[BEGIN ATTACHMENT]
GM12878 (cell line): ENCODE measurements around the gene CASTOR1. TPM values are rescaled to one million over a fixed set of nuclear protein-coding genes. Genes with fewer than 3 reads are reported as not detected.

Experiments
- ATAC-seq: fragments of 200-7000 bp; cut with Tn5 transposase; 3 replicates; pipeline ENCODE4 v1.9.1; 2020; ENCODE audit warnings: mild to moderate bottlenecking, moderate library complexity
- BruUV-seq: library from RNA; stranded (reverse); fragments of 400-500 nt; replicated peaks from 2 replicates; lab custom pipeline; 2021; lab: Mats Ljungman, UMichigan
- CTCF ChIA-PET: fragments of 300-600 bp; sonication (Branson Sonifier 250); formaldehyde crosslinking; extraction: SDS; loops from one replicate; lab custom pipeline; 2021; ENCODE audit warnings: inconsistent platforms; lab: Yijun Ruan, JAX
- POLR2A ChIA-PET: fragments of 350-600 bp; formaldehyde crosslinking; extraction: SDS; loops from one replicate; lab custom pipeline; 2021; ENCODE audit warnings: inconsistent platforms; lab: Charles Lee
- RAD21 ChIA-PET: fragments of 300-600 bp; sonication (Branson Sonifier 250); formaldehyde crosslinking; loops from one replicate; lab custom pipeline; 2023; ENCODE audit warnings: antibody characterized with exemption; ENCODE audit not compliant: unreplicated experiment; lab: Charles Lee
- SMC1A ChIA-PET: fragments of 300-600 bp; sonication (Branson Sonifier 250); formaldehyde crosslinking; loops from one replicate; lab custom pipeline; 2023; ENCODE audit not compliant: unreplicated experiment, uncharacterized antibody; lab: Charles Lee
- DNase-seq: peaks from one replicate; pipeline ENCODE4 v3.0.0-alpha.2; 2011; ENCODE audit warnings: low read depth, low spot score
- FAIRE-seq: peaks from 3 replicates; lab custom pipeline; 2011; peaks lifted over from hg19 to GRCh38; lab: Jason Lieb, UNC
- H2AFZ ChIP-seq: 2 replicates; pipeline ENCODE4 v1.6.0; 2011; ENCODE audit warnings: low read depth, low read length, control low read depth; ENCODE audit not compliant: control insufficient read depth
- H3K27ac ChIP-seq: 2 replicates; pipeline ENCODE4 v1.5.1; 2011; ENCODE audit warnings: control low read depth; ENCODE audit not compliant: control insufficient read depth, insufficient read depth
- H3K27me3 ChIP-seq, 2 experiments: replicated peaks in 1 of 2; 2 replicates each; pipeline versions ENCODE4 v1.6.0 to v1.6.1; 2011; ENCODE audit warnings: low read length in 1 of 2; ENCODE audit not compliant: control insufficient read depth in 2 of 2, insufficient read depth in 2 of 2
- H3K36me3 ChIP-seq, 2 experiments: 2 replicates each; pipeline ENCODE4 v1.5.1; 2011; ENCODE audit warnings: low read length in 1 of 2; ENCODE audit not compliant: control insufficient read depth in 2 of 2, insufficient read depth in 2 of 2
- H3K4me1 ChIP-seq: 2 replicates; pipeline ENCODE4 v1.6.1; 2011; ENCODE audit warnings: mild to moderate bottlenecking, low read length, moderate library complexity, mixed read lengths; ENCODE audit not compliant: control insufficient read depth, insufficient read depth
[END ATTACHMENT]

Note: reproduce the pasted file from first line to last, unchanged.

GM12878 (cell line): ENCODE measurements around the gene CASTOR1. TPM values are rescaled to one million over a fixed set of nuclear protein-coding genes. Genes with fewer than 3 reads are reported as not detected.

Experiments
- ATAC-seq: fragments of 200-7000 bp; cut with Tn5 transposase; 3 replicates; pipeline ENCODE4 v1.9.1; 2020; ENCODE audit warnings: mild to moderate bottlenecking, moderate library complexity
- BruUV-seq: library from RNA; stranded (reverse); fragments of 400-500 nt; replicated peaks from 2 replicates; lab custom pipeline; 2021; lab: Mats Ljungman, UMichigan
- CTCF ChIA-PET: fragments of 300-600 bp; sonication (Branson Sonifier 250); formaldehyde crosslinking; extraction: SDS; loops from one replicate; lab custom pipeline; 2021; ENCODE audit warnings: inconsistent platforms; lab: Yijun Ruan, JAX
- POLR2A ChIA-PET: fragments of 350-600 bp; formaldehyde crosslinking; extraction: SDS; loops from one replicate; lab custom pipeline; 2021; ENCODE audit warnings: inconsistent platforms; lab: Charles Lee
- RAD21 ChIA-PET: fragments of 300-600 bp; sonication (Branson Sonifier 250); formaldehyde crosslinking; loops from one replicate; lab custom pipeline; 2023; ENCODE audit warnings: antibody characterized with exemption; ENCODE audit not compliant: unreplicated experiment; lab: Charles Lee
- SMC1A ChIA-PET: fragments of 300-600 bp; sonication (Branson Sonifier 250); formaldehyde crosslinking; loops from one replicate; lab custom pipeline; 2023; ENCODE audit not compliant: unreplicated experiment, uncharacterized antibody; lab: Charles Lee
- DNase-seq: peaks from one replicate; pipeline ENCODE4 v3.0.0-alpha.2; 2011; ENCODE audit warnings: low read depth, low spot score
- FAIRE-seq: peaks from 3 replicates; lab custom pipeline; 2011; peaks lifted over from hg19 to GRCh38; lab: Jason Lieb, UNC
- H2AFZ ChIP-seq: 2 replicates; pipeline ENCODE4 v1.6.0; 2011; ENCODE audit warnings: low read depth, low read length, control low read depth; ENCODE audit not compliant: control insufficient read depth
- H3K27ac ChIP-seq: 2 replicates; pipeline ENCODE4 v1.5.1; 2011; ENCODE audit warnings: control low read depth; ENCODE audit not compliant: control insufficient read depth, insufficient read depth
- H3K27me3 ChIP-seq, 2 experiments: replicated peaks in 1 of 2; 2 replicates each; pipeline versions ENCODE4 v1.6.0 to v1.6.1; 2011; ENCODE audit warnings: low read length in 1 of 2; ENCODE audit not compliant: control insufficient read depth in 2 of 2, insufficient read depth in 2 of 2
- H3K36me3 ChIP-seq, 2 experiments: 2 replicates each; pipeline ENCODE4 v1.5.1; 2011; ENCODE audit warnings: low read length in 1 of 2; ENCODE audit not compliant: control insufficient read depth in 2 of 2, insufficient read depth in 2 of 2
- H3K4me1 ChIP-seq: 2 replicates; pipeline ENCODE4 v1.6.1; 2011; ENCODE audit warnings: mild to moderate bottlenecking, low read length, moderate library complexity, mixed read lengths; ENCODE audit not compliant: control insufficient read depth, insufficient read depth